When I was a rape crisis counselor for five years I listened to the stories of over a thousand sexual assault survivors. Some of them were hotline calls and some of them were ongoing counseling relationships, but those stories are full of suffering and pain. But they are also full of resilience, ingenuity, and strength. I got to bear witness to that resilience of the human soul, and though not all of my clients were women, most of them were. That experience of bearing witness to those stories is like a big well into which I continue to dip, gratefully, as a writer.

In Invisible Mountain, the character Eva suffers a horrifying child sexual assault and as the story continues, it seems like Eva might be suffering from PTSD, but it never gets named.

It’s amazing to hear that you recognized it on that level — it was my intention. I wrote those sections of Invisible Mountain, Eva’s life, while I was a rape crisis counselor. It came out of my feeling that I had a grandmother who was a clinical hypochondriac and bohemian and poet. Everyone said she was crazy because she was in a wheelchair and then a doctor gave her placebos and she could walk. She ended up marrying her doctor — he was my grandfather. It’s a strange creation story for my family. Sometimes she would get depressed and she couldn’t get out of bed even though she had children to take care of. It was when I was a rape crisis counselor that I said to myself, my grandmother’s dead — I’ll never know exactly what happened, but all this craziness makes complete sense if this person was a child sexual abuse survivor. I mean, you know how common that is and how silent it is. So I was exploring this “what if?” question of this woman who has been called crazy and who I heard growing up was crazy. Plus, she was a poet so I’m also absorbing, as a child, that female writers are crazy.

There is a personal urgency for me in exploring what is underneath that supposed craziness and finding my way to the wound and the potential for power: writing that isn’t strictly about one’s own life can be extremely personal, and personally urgent. And that's how it was for me.

In all of your novels there are glimmers of queerness. In Invisible Mountain there is the transgender character Zola who becomes Eva’s lover. In Tango, there is Leda/Dante and then the love interest Rosa. I wasn’t sure if I was stretching but I wondered about Perla.

No, you weren’t stretching. You just have a good queer eye — queer readers are more likely to catch the whole Romina thing. Am I right? Because of Romina? From that little thing with Romina and then later she’s with a guy?

Yes! Perla just seems too interested in Romina’s breasts. When I was growing up, I was obsessed with girls growing breasts. Then I grew up and I was like, oh wow I really love women. I wasn’t sure if I read Perla correctly because as a bisexual woman I’m always looking for bisexual narratives.

So, you googled me thoroughly, did you find that I’m bisexual?

I didn’t. Are you bisexual?

I am bisexual. I have said so in interviews. It’s something important to name. It’s important naming it and opening space. People don't question my queerness as much now because I’m married to a woman, so that’s nice, that’s refreshing.

When I was first coming out, people were like, no you’re just curious.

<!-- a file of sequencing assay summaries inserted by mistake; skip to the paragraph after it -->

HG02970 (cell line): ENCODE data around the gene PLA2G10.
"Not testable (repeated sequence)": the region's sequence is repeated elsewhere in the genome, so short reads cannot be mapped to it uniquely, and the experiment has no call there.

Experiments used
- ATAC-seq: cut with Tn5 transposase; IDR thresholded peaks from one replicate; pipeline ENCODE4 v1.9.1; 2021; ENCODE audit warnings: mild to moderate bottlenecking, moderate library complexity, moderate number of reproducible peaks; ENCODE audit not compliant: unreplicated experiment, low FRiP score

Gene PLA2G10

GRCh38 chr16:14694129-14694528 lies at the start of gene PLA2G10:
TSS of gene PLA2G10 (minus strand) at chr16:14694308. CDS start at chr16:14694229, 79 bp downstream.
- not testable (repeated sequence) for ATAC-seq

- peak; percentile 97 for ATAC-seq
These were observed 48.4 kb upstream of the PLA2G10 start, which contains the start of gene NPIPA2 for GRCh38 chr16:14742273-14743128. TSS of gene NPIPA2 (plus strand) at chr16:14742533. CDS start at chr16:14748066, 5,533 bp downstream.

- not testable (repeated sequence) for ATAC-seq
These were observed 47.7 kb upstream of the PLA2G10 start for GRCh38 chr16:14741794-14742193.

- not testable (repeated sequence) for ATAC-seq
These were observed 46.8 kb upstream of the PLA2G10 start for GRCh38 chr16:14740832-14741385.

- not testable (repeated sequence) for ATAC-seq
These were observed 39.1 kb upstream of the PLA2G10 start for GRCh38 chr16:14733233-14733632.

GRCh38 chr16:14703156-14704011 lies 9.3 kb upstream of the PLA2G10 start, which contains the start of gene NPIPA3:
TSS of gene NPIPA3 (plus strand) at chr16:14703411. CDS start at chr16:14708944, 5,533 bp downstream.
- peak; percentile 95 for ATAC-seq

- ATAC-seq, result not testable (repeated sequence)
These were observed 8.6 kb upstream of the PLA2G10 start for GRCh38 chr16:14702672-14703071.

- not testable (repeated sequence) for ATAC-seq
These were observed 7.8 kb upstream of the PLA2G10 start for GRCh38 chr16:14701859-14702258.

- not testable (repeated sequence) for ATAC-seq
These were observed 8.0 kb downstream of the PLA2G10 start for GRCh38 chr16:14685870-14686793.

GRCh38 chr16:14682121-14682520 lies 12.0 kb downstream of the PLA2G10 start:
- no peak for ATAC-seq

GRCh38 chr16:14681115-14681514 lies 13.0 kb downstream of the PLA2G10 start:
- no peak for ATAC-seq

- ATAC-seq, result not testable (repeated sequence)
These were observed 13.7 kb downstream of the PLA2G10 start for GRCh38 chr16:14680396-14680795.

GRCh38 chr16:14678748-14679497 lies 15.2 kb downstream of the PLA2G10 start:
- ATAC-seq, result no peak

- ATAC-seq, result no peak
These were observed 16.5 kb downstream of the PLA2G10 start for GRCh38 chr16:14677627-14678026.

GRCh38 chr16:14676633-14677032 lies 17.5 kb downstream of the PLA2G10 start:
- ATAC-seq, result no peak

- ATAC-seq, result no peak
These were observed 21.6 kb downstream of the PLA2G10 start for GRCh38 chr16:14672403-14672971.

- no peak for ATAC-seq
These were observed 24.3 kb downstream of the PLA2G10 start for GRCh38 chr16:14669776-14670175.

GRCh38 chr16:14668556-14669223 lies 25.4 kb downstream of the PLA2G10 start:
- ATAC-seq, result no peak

And you were like, no, actually I know who I am.

It took a while because of the idea that bisexuality isn’t a real sexuality.

Yes, it’s everywhere. It’s getting a little better. The first time I had a woman tell me that she was a bisexual lesbian I almost fell over. I almost couldn’t breath. I was like, you get to help yourself to both of those! I didn’t know I could do that! And she is a butch woman that is kind of a public figure in the Bay Area. She was like, yes, I am a butch woman and a bisexual lesbian. That’s when I realized that you can’t wait for other people to grant you permission to be who you are or claim your identity. If you wait for other people to say, yeah I’ll give you this card, sure you’re really queer, you’ll wait forever. So you have to claim it.

Exactly. One last question and you don’t have to answer this if you don’t want to, but I know that you’re working on your next novel — can you tell us what it’s about?

It’s been an interesting journey and I’ve been secretive about this one. More than the others. My next book is set in Uruguay again. My next two books, and probably three, will be set in Uruguay. I lived there for a year and a half while working on The Gods of Tango so it gathered urgency. I have been working for the last four years or so on a documentary with my wife, Pamela Harris, who is a documentary filmmaker, on a documentary about black people in Uruguay. We spent a year and a half — I did a lot of the interviewing — because she is the one with the documentary skills so she did the camera work and the direction, and I got to sit and listen to many peoples’ stories about the history of black Uruguay and people of African descent and their experiences. And we went through many archives.

We’re continuing to work on the film itself, but I’m currently writing a novel that comes up out of all of that gathering.


Natassja Schiel is currently an MFA candidate at the University of California, Riverside. She is writing a memoir about working as an exotic dancer in Guam.

LARB Contributor

Natassja Schiel is currently an MFA candidate at the University of California, Riverside. She is writing a memoir about working as an exotic dancer in Guam.